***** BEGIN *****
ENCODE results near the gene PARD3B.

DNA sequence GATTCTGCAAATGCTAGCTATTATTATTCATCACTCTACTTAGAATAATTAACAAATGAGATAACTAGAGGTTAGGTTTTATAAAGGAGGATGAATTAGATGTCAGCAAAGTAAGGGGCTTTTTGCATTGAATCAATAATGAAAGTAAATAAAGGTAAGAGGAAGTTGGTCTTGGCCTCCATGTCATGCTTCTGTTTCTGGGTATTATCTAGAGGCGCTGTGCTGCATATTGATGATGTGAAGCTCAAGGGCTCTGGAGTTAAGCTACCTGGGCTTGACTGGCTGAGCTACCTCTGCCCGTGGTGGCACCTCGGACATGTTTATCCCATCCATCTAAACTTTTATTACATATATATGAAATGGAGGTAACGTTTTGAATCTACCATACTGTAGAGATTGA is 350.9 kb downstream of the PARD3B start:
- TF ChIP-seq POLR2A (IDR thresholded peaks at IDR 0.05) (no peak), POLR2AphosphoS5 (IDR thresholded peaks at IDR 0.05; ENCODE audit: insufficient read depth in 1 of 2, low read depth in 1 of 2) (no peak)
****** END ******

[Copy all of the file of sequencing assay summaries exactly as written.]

ENCODE results near the gene PARD3B.

DNA sequence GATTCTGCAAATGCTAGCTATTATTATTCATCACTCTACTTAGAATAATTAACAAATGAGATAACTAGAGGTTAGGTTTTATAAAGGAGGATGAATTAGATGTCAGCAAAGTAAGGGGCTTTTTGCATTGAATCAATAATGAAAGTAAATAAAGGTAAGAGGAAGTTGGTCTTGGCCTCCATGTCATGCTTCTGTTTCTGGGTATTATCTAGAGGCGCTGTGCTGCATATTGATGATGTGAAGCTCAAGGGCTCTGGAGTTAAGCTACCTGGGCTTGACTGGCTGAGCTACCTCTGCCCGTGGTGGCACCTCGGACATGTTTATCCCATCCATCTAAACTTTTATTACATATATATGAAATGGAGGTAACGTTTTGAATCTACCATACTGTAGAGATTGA is 350.9 kb downstream of the PARD3B start:
- TF ChIP-seq POLR2A (IDR thresholded peaks at IDR 0.05) (no peak), POLR2AphosphoS5 (IDR thresholded peaks at IDR 0.05; ENCODE audit: insufficient read depth in 1 of 2, low read depth in 1 of 2) (no peak)